Continued from the previous page.
I caught up to Jim just beyond Tahneta Pass as he was riding down past the
lakes in the valley:
My first crew stop was at a long paved turnout on Eureka Pass, which has
great views of Nelchina Glacier in the Chugach Mountains to the south.
I walked the dogs back and forth while we waited for Jim to come, and
took photos of the glacier and surrounding mountains:
Four cyclists ahead of Jim ride by on the Glenn Hwy.
while I wait at the pull-off.
Above and below: views of Nelchina Glacier
It was much easier to crew today with just the truck than it was a
couple weeks ago during Jim's training ride because I was hauling our
36-foot 5th-wheel camper that day and my options for good pull-offs were
much more limited.
I stopped eight times during the race to offer Jim fresh drinks and
food. There were only three aid stations for his event. He bypassed two
of them to save time. I saw Jim a few miles before and
after the turnaround so he could blow through it, too. He did stop there
to ask for potato chips but they didn't have any.
In retrospect Jim probably
should have taken in more protein, fat, and salt during the ride. He relied
mostly on Heed, Dr. Pepper, a Clif bar, an egg salad sandwich, and some
strawberries. Afterwards he had some pizza in the race tent
at the finish line at Sheep Mountain Lodge.
Above and below: Pretty fireweeds and clouds at my second stop
farther down the road
Here comes Jim again. It's a good thing he kept that
lime green jacket
with him all day because he needed it for several
rain showers later in the race.
The scenery is just gorgeous along this stretch of road.
I'm glad Jim was aware of it as he was riding. I made a few additional
stops for photos. I got photos of glaciers and rain in the distance as
it moved through the valleys to the south of the Glenn Hwy.
In addition to hunting places to wait for Jim that would be at reasonable distances
apart and at tops of long grades or on flat stretches, I also looked for places where
I could walk the dogs a little bit. One spot even had a little pool of
water they could splash around in.
Above and below: This stop was at the top of a hill as Jim was
Several other crews were using motorhomes during the race.
I used this spot to wait for Jim before and after
the turnaround since he didn't use that aid station.
Casey's peaking out the window. She got all excited
every time she saw Jim coming.
It rained between here and the turnaround while I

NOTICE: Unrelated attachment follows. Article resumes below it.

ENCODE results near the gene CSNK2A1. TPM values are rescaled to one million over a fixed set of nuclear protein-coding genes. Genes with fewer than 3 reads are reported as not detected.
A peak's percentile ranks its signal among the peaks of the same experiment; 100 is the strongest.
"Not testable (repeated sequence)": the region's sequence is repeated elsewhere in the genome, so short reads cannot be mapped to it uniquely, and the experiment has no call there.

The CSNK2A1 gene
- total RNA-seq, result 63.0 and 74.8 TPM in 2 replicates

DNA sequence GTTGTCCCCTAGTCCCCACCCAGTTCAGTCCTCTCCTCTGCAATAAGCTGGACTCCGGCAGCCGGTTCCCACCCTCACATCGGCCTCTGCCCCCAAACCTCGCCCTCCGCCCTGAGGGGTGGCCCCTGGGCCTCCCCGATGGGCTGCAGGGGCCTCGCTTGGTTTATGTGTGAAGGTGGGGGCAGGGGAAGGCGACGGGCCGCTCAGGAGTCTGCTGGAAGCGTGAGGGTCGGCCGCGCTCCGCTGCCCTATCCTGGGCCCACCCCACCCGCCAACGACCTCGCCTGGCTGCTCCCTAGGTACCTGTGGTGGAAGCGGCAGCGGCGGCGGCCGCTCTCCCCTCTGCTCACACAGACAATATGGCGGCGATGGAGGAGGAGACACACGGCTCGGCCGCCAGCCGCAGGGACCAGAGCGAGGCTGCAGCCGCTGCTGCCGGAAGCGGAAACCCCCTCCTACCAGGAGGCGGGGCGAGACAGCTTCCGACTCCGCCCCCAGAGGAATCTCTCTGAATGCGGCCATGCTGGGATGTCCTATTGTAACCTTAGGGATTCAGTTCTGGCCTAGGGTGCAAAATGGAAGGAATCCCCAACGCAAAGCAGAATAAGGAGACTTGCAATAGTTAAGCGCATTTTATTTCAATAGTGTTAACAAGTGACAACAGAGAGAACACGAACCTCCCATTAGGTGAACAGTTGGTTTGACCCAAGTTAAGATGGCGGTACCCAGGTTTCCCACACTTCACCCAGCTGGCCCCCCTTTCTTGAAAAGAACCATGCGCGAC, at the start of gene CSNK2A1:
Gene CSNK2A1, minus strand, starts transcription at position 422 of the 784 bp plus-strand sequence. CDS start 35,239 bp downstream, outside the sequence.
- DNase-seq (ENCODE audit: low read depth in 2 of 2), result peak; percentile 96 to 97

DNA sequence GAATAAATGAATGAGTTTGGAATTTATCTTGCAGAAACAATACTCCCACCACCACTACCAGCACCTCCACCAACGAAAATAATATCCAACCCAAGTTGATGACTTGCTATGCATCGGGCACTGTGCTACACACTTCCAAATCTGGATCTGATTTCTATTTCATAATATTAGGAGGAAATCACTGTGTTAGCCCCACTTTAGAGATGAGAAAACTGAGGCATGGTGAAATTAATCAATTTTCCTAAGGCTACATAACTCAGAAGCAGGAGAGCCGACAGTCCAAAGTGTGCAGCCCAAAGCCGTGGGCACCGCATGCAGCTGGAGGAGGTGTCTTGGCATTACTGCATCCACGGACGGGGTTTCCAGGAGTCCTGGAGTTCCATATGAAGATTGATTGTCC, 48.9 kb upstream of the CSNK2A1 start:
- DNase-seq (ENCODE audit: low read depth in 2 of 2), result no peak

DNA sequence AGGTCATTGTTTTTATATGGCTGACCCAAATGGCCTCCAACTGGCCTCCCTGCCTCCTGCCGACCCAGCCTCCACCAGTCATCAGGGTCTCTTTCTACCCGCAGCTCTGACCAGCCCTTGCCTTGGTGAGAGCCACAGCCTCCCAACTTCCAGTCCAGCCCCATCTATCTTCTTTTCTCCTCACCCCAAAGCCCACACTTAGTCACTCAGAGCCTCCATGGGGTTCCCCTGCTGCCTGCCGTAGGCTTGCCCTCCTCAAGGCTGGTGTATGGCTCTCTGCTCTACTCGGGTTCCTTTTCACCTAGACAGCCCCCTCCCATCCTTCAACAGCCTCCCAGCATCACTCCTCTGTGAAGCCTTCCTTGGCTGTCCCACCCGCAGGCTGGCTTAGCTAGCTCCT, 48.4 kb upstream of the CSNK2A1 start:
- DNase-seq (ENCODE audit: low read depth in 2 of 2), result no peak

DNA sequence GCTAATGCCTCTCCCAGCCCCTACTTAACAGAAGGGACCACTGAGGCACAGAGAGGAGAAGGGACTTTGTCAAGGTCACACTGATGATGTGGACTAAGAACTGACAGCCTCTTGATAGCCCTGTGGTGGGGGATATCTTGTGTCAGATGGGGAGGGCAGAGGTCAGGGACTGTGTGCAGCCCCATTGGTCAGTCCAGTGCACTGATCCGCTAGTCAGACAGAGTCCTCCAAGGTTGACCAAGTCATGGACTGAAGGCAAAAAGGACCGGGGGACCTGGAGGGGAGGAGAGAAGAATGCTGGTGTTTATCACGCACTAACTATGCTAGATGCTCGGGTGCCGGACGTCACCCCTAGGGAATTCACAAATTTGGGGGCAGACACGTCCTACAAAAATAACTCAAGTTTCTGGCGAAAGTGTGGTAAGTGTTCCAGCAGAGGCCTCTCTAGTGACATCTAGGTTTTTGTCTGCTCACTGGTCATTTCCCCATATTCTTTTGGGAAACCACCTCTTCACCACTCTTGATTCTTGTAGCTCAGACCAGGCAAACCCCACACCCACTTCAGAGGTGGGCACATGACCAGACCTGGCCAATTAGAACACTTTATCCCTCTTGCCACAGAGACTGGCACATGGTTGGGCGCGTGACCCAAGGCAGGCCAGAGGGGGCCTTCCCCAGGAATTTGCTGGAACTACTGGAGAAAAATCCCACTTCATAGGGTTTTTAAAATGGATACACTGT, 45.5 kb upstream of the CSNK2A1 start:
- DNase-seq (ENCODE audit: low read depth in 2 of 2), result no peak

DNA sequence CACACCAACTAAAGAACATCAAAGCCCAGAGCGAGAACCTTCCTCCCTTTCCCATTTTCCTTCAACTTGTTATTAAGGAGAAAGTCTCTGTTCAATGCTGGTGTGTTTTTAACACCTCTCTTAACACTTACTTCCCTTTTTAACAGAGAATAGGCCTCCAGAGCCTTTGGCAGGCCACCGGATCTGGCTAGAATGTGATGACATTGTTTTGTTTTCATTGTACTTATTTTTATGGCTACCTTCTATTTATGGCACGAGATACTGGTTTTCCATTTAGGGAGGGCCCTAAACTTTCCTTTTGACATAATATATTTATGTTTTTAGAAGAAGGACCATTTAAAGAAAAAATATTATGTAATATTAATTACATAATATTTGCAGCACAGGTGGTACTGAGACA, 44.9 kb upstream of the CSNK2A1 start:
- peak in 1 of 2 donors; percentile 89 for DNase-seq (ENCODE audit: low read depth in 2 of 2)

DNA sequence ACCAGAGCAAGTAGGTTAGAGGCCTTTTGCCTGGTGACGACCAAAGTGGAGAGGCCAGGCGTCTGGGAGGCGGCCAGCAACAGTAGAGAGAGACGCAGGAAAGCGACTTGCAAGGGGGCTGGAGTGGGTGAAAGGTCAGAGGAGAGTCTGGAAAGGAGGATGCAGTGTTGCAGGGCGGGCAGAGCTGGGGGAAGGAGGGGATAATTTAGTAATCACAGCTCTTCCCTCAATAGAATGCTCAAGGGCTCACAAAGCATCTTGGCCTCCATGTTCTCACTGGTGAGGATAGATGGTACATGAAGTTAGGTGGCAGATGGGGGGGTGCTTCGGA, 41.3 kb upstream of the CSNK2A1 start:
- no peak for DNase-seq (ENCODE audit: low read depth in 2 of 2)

was waiting at that spot;
I knew Jim had gotten wet before he came back this
way on the return leg of the race.
While waiting for Jim to come back the second time,
I walked the dogs on this little road.
It was fun to talk with some other crews and cheer the riders on who
were in front of Jim.
During most of the race the order of riders within a few miles of Jim in
the non-competitive 100-mile event stayed pretty consistent so I could tell
approximately when Jim would be arriving.
This couple on a tandem bike was usually a few
minutes ahead of Jim,
so when I saw them I knew he'd be coming along
At the last two overlooks where I stopped to crew for Jim I talked to a man from Austin,
TX who was crewing his son, Ben LeFevre, in the 400-miler.
Ben, who lives in Anchorage, finished the 400-mile solo event a few minutes
after Jim came in. In the seven or eight times he's done this event he's DNF'd
only twice. He was walking around the campground with no limp on Sunday morning.
He's young. <grin>
There were some other crew vehicles behind our
truck at Eureka Summit on the return.
Note the rain to the west, the direction Jim was
Above and below: More pictures of Nelchina
Glacier that I took in the afternoon.
I took the next three pictures as
I was driving toward Tahneta Pass, the last place I would crew for Jim
below: lake reflections and blue ridges
Jim's last major climb was up to
Tahneta Pass, where the views of the mountains and lakes are phenomenal
even on a rainy day:
and winding road up to the last pass in the race
Jim encountered more rain from
the pass to the finish line but at least it was mostly downhill the last
The coolest terrain feature in
this section is the view of the unusually-shaped Lion's Head formation:
Jim saw only a couple other mountain bikes in the event and only one
tandem bike. Everyone else had road bikes.
Jim mostly had fun. He wasn't nearly as tired or beat up as he was after
the high-altitude, part off-road Leadville 100-miler two years ago. He
finished the Fireweed Century in 8:10 hours at speeds ranging
from 4-31 MPH over the mountainous terrain.
I took a few photos at the finish line:
Jim was happy to be done but not wiped out by the ride. He got some
pizza and Coke at the finish tent, relaxed, and talked to some other
riders who finished before and after him.
In retrospect Jim said he doesn't feel like he got his $80 worth because
he could have done the same thing on the same course with me crewing for
him. He didn't use the aid stations much (his choice) and didn't get a
finisher's award in the recreational division. He did get a handsome
cotton short-sleeved t-shirt, a nice blinking bike light, and a water bottle.
doubts that he'll sign up for any more races this year. He's looking
forward to doing one or more "epic" rides alone at Denali National Park
and other places where we travel.
Next entry: forest and glacier scenes from the
trail at Matanuska Glacier State Recreation Area
"Runtrails & Company" - Sue Norwood, Jim O'Neil,
Cody the ultra Lab, and Casey-pup
© 2015 Sue Norwood and Jim O'Neil